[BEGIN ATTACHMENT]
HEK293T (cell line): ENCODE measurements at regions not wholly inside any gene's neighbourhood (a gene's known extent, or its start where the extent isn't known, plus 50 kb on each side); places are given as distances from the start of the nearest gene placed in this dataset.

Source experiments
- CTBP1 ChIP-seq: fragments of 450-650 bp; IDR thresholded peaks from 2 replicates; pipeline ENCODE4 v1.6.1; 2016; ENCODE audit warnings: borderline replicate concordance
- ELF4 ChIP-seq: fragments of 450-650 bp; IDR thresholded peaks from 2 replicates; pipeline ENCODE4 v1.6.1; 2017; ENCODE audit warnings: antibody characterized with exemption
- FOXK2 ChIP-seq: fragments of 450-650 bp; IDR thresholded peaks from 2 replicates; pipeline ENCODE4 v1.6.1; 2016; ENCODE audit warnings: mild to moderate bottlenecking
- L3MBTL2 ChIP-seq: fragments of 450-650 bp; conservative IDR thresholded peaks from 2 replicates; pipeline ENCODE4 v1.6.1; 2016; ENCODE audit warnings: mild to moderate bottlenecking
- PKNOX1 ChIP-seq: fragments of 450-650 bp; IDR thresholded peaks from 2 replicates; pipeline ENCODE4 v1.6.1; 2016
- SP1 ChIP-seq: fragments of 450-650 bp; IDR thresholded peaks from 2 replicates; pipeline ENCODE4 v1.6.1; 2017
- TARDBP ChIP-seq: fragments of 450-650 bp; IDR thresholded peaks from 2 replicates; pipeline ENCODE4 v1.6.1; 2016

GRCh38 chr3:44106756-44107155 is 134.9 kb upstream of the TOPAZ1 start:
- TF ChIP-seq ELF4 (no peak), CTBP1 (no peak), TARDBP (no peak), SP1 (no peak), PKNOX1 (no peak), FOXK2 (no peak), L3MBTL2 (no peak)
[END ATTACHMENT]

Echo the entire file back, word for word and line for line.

HEK293T (cell line): ENCODE measurements at regions not wholly inside any gene's neighbourhood (a gene's known extent, or its start where the extent isn't known, plus 50 kb on each side); places are given as distances from the start of the nearest gene placed in this dataset.

Source experiments
- CTBP1 ChIP-seq: fragments of 450-650 bp; IDR thresholded peaks from 2 replicates; pipeline ENCODE4 v1.6.1; 2016; ENCODE audit warnings: borderline replicate concordance
- ELF4 ChIP-seq: fragments of 450-650 bp; IDR thresholded peaks from 2 replicates; pipeline ENCODE4 v1.6.1; 2017; ENCODE audit warnings: antibody characterized with exemption
- FOXK2 ChIP-seq: fragments of 450-650 bp; IDR thresholded peaks from 2 replicates; pipeline ENCODE4 v1.6.1; 2016; ENCODE audit warnings: mild to moderate bottlenecking
- L3MBTL2 ChIP-seq: fragments of 450-650 bp; conservative IDR thresholded peaks from 2 replicates; pipeline ENCODE4 v1.6.1; 2016; ENCODE audit warnings: mild to moderate bottlenecking
- PKNOX1 ChIP-seq: fragments of 450-650 bp; IDR thresholded peaks from 2 replicates; pipeline ENCODE4 v1.6.1; 2016
- SP1 ChIP-seq: fragments of 450-650 bp; IDR thresholded peaks from 2 replicates; pipeline ENCODE4 v1.6.1; 2017
- TARDBP ChIP-seq: fragments of 450-650 bp; IDR thresholded peaks from 2 replicates; pipeline ENCODE4 v1.6.1; 2016

GRCh38 chr3:44106756-44107155 is 134.9 kb upstream of the TOPAZ1 start:
- TF ChIP-seq ELF4 (no peak), CTBP1 (no peak), TARDBP (no peak), SP1 (no peak), PKNOX1 (no peak), FOXK2 (no peak), L3MBTL2 (no peak)